To underscore the absurdity of the situation, Chairman Yellen, at her semi-annual Senate testimony in February, offered this "full-throated" warning about pending policy normalization, saying that the Fed "will at some point begin considering an increase in the target range for the federal funds rate." So this means that after some unspecified time of not even thinking about rate increases, the Fed will "begin" the process of getting itself to the point where it may "consider" (which is in itself an open-ended deliberation) an increase in its rate target (which does not even in itself imply an actual increase in rates). Yet despite this squishy language, the lead front page article on February 24th in the Wall Street Journal (that contained that quote), ran under the bold headline "Yellen Puts Fed on Path to Lift Rates." Leave it to the media to carry the water that the Fed refuses to pick up.
So are we expected to believe that the Fed hasn't even begun considering rate increases yet? Really? Isn't that the biggest, most urgent, issue before it? The Fed is a central bank, what else is it supposed to consider? This is like a 16-year old boy saying that "at some point in the future I may begin thinking about girls." Till then, should we expect him to think solely about homework and household chores?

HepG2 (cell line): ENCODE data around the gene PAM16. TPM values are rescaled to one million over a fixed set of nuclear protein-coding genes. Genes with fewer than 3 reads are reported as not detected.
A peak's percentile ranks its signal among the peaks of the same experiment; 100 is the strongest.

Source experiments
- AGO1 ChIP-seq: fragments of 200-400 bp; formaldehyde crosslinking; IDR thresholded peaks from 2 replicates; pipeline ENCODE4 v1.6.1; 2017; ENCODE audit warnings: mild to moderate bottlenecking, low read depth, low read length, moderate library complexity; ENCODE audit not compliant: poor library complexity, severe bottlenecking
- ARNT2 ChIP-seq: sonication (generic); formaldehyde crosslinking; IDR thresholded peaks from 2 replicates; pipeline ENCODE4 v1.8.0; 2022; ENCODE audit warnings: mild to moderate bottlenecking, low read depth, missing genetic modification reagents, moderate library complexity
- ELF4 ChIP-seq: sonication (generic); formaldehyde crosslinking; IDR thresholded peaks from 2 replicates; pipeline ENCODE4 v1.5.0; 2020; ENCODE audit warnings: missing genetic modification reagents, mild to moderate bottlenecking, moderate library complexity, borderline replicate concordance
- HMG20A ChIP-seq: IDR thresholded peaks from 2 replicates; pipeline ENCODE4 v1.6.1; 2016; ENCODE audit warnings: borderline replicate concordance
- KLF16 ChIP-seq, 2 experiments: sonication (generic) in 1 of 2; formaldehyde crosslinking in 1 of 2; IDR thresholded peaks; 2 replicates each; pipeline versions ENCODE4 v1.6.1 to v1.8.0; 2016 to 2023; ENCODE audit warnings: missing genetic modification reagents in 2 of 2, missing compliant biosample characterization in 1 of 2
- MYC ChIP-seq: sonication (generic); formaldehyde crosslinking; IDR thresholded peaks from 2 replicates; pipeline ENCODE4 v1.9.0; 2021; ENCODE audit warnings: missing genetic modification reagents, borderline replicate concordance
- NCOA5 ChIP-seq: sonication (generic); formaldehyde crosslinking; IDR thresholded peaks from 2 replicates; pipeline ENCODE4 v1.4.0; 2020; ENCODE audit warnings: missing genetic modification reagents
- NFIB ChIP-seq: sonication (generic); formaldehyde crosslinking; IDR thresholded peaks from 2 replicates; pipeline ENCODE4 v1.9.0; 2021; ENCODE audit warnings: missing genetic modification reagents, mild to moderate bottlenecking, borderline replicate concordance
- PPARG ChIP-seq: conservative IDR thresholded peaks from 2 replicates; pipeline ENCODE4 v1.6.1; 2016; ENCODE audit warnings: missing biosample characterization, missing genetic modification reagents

Fed officials have warned that they are concerned about raising rates too quickly. Perhaps that fear may have been plausible a few years ago, before unemployment plummeted and the stock market soared. But how would a 25 basis point increase in rates seriously slow an economy that most people believe has fully recovered? And if the Fed is concerned now, why would it not be concerned next year? If anything, the longer it waits, the more vulnerable the recovery will be to higher rates.
The business cycle tells us that recoveries do lose momentum over time. The current recovery is already five years old, and is, statistically speaking, already well past its prime. And since low rates encourage the economy to take on more debt, the longer the Fed waits to raise rates, the more debt we will have when it does. This means that the debt will be more costly to service when rates rise, which will throw even more cold water on the "recovery."
The Fed's real predicament is not how to raise rates, but how to talk about raising interest rates without ever having to actually raise them. If we had a real recovery, the Fed would not need to couch its language so delicately. It would have just pulled the trigger already. But when its communications and its intentions are different, credibility becomes a very delicate asset.